Crohn’s Disease Specialist
Yosef Y Nasseri, MD
Minimally Invasive and Robotic Colorectal Surgeon & Robotic Surgeon located in Los Angeles, CA
Crohn’s Disease Q & A
What is Crohn’s disease?
Crohn’s disease is a type of inflammatory bowel disease (IBD) that causes chronic inflammation in your digestive tract, which includes your large intestine (colon), rectum, and anus. This inflammation can spread into the deep layers of bowel tissue and result in a variety of uncomfortable symptoms and malnutrition.
Ulcerative colitis is another type of IBD that is similar to Crohn’s disease but affects only your colon.
The disease can affect anyone at any age, but Crohn’s disease is most common in teens and adults under 30. While there’s no clear understanding of the root cause of the condition, your risk factors for developing Crohn’s disease include:
- Family history
- Smoking history
- Frequent use of anti-inflammatories
Your ethnicity may also play a role in Crohn’s disease. Those with the highest risk include those of Eastern European Jewish descent and African Americans.
If left untreated, Crohn’s disease symptoms can become chronic and result in anal fissures, anal fistulas, bowel obstructions, and ulcers. Crohn’s disease can also increase your risk of colon cancer.
What are the symptoms of Crohn’s disease?
Symptoms of Crohn’s disease depend on which part of your digestive tract has the inflammation. For some, symptoms may be mild while others experience issues serious enough to interfere with your quality of life.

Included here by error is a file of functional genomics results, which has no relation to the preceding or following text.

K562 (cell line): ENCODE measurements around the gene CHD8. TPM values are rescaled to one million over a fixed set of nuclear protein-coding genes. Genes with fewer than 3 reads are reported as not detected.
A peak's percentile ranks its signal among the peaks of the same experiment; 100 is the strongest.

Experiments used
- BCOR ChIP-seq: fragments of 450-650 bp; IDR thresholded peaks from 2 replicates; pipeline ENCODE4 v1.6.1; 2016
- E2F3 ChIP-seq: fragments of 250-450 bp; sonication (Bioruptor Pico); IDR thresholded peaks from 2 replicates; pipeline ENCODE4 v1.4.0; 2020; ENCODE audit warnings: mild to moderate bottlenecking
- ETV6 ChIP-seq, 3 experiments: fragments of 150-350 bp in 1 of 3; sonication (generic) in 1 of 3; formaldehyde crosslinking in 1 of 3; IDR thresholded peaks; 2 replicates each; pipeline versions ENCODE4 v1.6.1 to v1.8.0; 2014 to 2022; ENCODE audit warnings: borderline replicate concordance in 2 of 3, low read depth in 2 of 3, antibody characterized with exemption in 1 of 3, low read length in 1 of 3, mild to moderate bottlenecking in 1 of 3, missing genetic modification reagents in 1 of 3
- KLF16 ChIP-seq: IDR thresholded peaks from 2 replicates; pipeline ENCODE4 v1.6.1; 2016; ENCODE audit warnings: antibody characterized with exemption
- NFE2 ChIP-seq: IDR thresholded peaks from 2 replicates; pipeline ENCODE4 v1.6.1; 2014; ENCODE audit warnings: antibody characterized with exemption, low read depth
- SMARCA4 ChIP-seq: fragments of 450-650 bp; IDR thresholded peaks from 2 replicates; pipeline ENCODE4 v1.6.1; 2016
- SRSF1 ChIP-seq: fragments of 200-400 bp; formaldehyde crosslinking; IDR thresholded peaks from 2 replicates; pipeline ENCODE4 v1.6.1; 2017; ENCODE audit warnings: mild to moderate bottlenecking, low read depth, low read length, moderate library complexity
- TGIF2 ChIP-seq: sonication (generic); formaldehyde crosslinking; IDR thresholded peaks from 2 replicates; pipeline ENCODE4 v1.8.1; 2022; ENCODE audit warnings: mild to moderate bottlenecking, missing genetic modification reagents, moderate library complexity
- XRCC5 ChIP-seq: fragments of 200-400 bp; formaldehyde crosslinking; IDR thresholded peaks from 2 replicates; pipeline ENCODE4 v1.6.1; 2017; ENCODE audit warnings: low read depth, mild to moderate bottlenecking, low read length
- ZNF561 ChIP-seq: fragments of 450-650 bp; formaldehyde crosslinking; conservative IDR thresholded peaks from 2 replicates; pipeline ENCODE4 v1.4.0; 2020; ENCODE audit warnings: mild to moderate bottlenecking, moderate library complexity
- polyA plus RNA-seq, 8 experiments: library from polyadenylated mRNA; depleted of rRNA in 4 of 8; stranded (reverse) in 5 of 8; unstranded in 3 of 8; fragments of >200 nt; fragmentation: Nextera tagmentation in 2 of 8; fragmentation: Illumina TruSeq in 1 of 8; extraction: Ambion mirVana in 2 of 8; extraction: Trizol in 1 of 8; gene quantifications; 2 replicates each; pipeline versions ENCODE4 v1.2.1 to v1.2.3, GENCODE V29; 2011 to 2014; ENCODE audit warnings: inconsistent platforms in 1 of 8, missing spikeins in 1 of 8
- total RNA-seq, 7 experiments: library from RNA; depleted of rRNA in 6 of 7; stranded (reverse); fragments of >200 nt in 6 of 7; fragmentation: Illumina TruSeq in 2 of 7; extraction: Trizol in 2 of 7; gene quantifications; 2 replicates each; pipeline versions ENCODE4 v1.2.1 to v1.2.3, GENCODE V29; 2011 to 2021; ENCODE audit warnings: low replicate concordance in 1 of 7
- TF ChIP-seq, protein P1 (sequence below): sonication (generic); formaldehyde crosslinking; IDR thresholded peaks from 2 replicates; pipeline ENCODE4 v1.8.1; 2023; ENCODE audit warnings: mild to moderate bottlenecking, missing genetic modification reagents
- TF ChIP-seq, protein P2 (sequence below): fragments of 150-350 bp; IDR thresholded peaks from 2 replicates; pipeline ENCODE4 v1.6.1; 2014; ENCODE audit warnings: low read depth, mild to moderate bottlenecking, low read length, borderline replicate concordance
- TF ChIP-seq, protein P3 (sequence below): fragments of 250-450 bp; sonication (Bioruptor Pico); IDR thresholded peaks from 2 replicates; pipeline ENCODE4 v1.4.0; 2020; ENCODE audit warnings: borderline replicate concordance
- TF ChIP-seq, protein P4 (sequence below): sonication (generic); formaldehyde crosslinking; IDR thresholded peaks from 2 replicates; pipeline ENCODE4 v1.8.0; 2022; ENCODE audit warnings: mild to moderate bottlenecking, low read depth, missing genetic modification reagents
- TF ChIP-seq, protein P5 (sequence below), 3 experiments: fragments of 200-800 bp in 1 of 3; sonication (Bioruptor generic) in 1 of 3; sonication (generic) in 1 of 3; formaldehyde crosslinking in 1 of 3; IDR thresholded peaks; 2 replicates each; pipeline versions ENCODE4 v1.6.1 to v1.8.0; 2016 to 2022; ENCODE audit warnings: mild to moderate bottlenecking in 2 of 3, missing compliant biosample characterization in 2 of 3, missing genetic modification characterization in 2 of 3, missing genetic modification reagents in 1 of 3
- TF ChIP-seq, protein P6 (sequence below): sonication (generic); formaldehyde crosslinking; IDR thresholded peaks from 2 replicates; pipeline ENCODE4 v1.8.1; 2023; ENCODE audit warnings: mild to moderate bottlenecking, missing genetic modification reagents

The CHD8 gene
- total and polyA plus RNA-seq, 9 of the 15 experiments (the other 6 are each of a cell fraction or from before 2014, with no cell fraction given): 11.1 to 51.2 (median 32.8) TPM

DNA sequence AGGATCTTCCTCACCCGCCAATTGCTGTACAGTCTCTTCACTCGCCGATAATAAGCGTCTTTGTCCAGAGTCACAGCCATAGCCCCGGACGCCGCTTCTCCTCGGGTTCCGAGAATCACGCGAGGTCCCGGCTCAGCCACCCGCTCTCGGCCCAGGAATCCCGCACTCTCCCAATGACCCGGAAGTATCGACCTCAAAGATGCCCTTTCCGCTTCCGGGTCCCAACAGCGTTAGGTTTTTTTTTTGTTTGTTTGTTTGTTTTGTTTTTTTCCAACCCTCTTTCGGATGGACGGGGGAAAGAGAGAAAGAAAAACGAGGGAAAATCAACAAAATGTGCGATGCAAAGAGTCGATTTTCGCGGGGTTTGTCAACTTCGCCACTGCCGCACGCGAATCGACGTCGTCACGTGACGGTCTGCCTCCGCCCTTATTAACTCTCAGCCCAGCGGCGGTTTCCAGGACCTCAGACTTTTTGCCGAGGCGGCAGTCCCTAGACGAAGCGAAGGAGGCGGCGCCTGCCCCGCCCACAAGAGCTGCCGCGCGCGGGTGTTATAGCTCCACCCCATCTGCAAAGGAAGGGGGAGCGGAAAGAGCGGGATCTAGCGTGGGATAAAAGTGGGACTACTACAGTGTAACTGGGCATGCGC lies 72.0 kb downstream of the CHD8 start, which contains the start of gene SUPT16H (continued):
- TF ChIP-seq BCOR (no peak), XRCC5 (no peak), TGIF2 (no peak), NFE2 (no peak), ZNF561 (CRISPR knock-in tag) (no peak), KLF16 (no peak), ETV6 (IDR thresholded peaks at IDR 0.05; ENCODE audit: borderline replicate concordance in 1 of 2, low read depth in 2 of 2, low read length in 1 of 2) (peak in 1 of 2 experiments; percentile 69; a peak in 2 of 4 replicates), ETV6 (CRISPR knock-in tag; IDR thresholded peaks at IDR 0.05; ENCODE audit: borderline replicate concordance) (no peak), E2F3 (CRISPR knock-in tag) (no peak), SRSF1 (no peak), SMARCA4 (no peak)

If you have Crohn’s disease, you may experience symptoms like:
- Bloody stool
- Abdominal cramps
- Changes in appetite
- Anal pain or drainage
If you have severe Crohn’s disease, you may also develop inflammation outside of your digestive tract, including in your skin, joints, eyes, and other organs.
How is Crohn’s disease diagnosed?
To determine if Crohn’s disease is the root cause of your symptoms, Dr. Nasseri reviews your personal and family medical history. He also discusses your symptoms and how they impact your life.
Initially, Dr. Nasseri may order blood tests to check for existing infections. You may also need diagnostic testing, like a colonoscopy, to evaluate your lower digestive tract for abnormalities and visible inflammation.
How is Crohn’s disease treated?
If anti-inflammatories and other medications aren’t enough to manage your symptoms of Crohn’s disease or ulcerative colitis, Dr. Nasseri may recommend surgery.
As an expert in minimally invasive laparoscopic and da Vinci® robotic surgery, Dr. Nasseri uses specialized surgical techniques to treat Crohn’s disease and ulcerative colitis. While surgery won’t cure inflammatory bowel diseases, Dr. Nasseri can remove the damaged parts of your digestive tract and reconnect the healthy sections to ease your symptoms.
When treating ulcerative colitis, Dr. Nasseri offers J-pouch surgery when medications don’t relieve symptoms. This surgical procedure involves creating an ileal pouch anal-anastomosis (IPAA), or J-pouch, by removing your colon and rectum and forming the new pouch out of the end of your small intestine.
To learn more about treatment options available for Crohn’s disease and ulcerative colitis, schedule an appointment with Dr. Nasseri online or by phone today.